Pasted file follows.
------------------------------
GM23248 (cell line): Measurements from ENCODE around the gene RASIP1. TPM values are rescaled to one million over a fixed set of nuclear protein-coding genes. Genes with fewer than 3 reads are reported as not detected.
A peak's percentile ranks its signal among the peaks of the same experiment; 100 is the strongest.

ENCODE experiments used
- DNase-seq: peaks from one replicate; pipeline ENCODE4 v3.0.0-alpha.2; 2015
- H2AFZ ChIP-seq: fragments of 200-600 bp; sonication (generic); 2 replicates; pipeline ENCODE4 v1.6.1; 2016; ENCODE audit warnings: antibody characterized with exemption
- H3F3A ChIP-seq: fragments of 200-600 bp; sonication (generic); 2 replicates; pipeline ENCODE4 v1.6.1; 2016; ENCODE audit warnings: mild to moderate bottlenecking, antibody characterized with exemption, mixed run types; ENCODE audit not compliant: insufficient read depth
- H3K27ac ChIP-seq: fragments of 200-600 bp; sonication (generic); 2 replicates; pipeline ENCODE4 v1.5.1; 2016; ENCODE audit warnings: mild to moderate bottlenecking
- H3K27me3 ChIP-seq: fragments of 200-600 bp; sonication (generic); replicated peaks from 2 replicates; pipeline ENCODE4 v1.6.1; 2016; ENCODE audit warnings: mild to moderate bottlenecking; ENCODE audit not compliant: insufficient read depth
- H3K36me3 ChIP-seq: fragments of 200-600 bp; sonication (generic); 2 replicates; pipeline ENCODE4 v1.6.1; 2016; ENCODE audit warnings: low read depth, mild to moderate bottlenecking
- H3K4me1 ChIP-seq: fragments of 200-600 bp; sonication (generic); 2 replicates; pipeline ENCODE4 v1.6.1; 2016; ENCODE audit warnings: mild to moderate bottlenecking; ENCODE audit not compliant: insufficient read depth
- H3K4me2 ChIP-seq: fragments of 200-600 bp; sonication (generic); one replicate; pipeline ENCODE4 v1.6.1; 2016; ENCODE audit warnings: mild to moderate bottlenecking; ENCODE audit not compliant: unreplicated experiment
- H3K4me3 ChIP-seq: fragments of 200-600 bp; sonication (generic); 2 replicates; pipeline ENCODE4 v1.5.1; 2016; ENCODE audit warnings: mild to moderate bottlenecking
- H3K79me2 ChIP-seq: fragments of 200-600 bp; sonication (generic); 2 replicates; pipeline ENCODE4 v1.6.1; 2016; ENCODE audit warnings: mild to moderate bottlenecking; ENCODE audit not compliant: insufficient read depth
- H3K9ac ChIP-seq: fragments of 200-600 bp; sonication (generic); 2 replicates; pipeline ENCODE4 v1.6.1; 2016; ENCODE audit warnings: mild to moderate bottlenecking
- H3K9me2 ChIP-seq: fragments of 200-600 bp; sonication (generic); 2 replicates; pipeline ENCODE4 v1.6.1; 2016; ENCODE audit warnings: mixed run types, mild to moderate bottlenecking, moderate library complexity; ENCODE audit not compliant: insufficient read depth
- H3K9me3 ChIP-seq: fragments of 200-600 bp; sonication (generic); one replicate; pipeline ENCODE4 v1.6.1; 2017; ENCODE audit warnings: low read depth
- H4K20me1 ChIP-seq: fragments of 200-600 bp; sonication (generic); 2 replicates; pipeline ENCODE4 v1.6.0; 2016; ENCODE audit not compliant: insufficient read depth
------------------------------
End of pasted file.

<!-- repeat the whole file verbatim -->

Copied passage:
GM23248 (cell line): Measurements from ENCODE around the gene RASIP1. TPM values are rescaled to one million over a fixed set of nuclear protein-coding genes. Genes with fewer than 3 reads are reported as not detected.
A peak's percentile ranks its signal among the peaks of the same experiment; 100 is the strongest.

ENCODE experiments used
- DNase-seq: peaks from one replicate; pipeline ENCODE4 v3.0.0-alpha.2; 2015
- H2AFZ ChIP-seq: fragments of 200-600 bp; sonication (generic); 2 replicates; pipeline ENCODE4 v1.6.1; 2016; ENCODE audit warnings: antibody characterized with exemption
- H3F3A ChIP-seq: fragments of 200-600 bp; sonication (generic); 2 replicates; pipeline ENCODE4 v1.6.1; 2016; ENCODE audit warnings: mild to moderate bottlenecking, antibody characterized with exemption, mixed run types; ENCODE audit not compliant: insufficient read depth
- H3K27ac ChIP-seq: fragments of 200-600 bp; sonication (generic); 2 replicates; pipeline ENCODE4 v1.5.1; 2016; ENCODE audit warnings: mild to moderate bottlenecking
- H3K27me3 ChIP-seq: fragments of 200-600 bp; sonication (generic); replicated peaks from 2 replicates; pipeline ENCODE4 v1.6.1; 2016; ENCODE audit warnings: mild to moderate bottlenecking; ENCODE audit not compliant: insufficient read depth
- H3K36me3 ChIP-seq: fragments of 200-600 bp; sonication (generic); 2 replicates; pipeline ENCODE4 v1.6.1; 2016; ENCODE audit warnings: low read depth, mild to moderate bottlenecking
- H3K4me1 ChIP-seq: fragments of 200-600 bp; sonication (generic); 2 replicates; pipeline ENCODE4 v1.6.1; 2016; ENCODE audit warnings: mild to moderate bottlenecking; ENCODE audit not compliant: insufficient read depth
- H3K4me2 ChIP-seq: fragments of 200-600 bp; sonication (generic); one replicate; pipeline ENCODE4 v1.6.1; 2016; ENCODE audit warnings: mild to moderate bottlenecking; ENCODE audit not compliant: unreplicated experiment
- H3K4me3 ChIP-seq: fragments of 200-600 bp; sonication (generic); 2 replicates; pipeline ENCODE4 v1.5.1; 2016; ENCODE audit warnings: mild to moderate bottlenecking
- H3K79me2 ChIP-seq: fragments of 200-600 bp; sonication (generic); 2 replicates; pipeline ENCODE4 v1.6.1; 2016; ENCODE audit warnings: mild to moderate bottlenecking; ENCODE audit not compliant: insufficient read depth
- H3K9ac ChIP-seq: fragments of 200-600 bp; sonication (generic); 2 replicates; pipeline ENCODE4 v1.6.1; 2016; ENCODE audit warnings: mild to moderate bottlenecking
- H3K9me2 ChIP-seq: fragments of 200-600 bp; sonication (generic); 2 replicates; pipeline ENCODE4 v1.6.1; 2016; ENCODE audit warnings: mixed run types, mild to moderate bottlenecking, moderate library complexity; ENCODE audit not compliant: insufficient read depth
- H3K9me3 ChIP-seq: fragments of 200-600 bp; sonication (generic); one replicate; pipeline ENCODE4 v1.6.1; 2017; ENCODE audit warnings: low read depth
- H4K20me1 ChIP-seq: fragments of 200-600 bp; sonication (generic); 2 replicates; pipeline ENCODE4 v1.6.0; 2016; ENCODE audit not compliant: insufficient read depth